What philosohical issues are raised by Iokaste's (Jocasta) judgment on the oracles (Scene 2)?

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Ashley Kannan eNotes educator| Certified Educator

In trying to comfort her husband, visibly shaken on both personal and political levels, Jocasta brings out an interesting conception regarding the manner in which the divine reveals their own sense of revelation towards the individual.  Essentially, when Oedipus starts to panic about things, Jocasta tries to convince her husbands that prophecies are only weak means by which the Gods convey their wishes to mortals.  Her argument revolves around the idea that the Gods are strong enough to convey what they think and neednt have to hide behind vague philosophical tenets in order to convey what they wish:

Such things the speeches of seers predict,
you should ignore; for whatever the god
requires, he himself will easily reveal.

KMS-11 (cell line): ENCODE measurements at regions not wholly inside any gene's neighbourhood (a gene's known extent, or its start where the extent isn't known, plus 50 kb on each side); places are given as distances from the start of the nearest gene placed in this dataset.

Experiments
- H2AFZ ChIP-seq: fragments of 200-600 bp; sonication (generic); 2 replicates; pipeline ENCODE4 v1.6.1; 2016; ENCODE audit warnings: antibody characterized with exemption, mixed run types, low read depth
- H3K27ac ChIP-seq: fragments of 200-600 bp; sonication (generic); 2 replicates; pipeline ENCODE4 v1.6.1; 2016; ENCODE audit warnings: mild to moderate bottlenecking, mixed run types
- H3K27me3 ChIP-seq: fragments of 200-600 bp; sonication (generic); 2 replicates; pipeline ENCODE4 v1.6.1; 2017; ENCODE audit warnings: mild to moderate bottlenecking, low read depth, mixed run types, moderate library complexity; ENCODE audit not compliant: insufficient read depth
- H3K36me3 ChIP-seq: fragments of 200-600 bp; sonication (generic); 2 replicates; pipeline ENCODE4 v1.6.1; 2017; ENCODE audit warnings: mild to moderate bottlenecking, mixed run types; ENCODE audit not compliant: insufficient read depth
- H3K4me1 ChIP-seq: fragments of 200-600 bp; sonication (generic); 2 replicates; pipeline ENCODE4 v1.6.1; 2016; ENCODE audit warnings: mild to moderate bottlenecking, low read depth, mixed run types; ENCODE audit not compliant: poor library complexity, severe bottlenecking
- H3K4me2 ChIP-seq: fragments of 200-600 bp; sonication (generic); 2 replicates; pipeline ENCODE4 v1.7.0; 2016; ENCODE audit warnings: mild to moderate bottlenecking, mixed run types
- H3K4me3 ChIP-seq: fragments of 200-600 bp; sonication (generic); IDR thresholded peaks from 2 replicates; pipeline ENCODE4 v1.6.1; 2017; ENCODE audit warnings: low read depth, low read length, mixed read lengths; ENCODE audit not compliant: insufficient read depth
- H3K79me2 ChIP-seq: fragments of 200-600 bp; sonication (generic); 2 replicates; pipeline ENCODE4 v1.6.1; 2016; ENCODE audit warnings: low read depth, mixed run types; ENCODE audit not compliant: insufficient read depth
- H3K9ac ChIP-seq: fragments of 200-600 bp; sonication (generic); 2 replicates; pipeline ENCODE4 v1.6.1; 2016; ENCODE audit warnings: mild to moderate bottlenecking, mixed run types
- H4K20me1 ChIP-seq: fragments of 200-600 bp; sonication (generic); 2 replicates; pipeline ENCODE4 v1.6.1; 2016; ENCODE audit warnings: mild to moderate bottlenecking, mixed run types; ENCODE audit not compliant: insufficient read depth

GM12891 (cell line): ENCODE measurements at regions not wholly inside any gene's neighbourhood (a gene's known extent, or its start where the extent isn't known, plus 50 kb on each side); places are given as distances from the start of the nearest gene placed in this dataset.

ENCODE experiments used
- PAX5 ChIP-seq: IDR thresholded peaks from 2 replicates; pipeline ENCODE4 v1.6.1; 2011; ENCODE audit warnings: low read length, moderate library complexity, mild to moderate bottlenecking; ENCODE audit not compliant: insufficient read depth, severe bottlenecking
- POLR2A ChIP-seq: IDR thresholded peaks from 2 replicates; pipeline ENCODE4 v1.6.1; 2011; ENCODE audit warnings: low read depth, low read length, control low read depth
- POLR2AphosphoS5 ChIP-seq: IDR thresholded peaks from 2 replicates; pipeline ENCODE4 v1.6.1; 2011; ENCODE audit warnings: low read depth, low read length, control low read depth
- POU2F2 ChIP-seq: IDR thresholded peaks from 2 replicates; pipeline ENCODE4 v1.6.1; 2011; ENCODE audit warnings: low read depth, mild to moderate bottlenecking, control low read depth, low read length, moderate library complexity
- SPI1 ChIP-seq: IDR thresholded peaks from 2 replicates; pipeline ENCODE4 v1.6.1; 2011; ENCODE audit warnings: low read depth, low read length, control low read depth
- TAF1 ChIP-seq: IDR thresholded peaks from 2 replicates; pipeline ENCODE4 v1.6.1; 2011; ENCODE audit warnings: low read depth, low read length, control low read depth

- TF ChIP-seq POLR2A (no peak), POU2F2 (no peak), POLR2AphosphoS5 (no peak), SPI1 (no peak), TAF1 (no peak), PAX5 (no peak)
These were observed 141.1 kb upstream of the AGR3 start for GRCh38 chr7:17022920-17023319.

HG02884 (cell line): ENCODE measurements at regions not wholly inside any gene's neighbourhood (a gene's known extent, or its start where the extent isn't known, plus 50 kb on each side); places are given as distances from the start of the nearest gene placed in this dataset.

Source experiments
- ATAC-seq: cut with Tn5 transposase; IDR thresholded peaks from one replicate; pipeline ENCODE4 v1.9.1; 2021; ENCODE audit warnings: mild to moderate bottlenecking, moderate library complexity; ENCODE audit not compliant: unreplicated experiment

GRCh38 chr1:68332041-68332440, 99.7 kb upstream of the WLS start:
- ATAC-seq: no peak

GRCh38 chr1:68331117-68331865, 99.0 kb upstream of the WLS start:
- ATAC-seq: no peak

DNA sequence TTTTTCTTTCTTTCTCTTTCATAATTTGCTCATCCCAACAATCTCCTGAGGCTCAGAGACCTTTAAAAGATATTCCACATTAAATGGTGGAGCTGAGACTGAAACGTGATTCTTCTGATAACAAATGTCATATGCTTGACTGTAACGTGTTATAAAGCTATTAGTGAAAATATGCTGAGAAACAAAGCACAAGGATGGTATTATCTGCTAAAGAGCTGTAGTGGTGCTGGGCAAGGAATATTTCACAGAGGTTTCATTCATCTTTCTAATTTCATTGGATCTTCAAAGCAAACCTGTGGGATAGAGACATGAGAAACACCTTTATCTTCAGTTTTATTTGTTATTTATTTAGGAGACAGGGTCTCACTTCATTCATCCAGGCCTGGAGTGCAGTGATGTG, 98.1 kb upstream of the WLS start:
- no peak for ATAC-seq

The philosophical implications of this are very interesting. On one hand, Jocasta affirms the power of the divine to her husband, Oedipus.  Yet, at the same time, she also tries to rationalize this power in order to make him feel better.  Essentially, she says that the divine is so powerful that outside of any message directly from them, all is well.  Jocasta demonstrates her own intellectual craftiness in being able to "spin" whatever is there in order to make her husband feel better about something that she recognizes has settled into him and made him emotionally unstable.  It is interesting to note that her reaction after this scene is to go to the Gods herself and pray in a temple, and make offerings and incense in the hopes of appeasing them, reflecting that she herself understands their power and recognizes the need to adhere to them in such a predicament.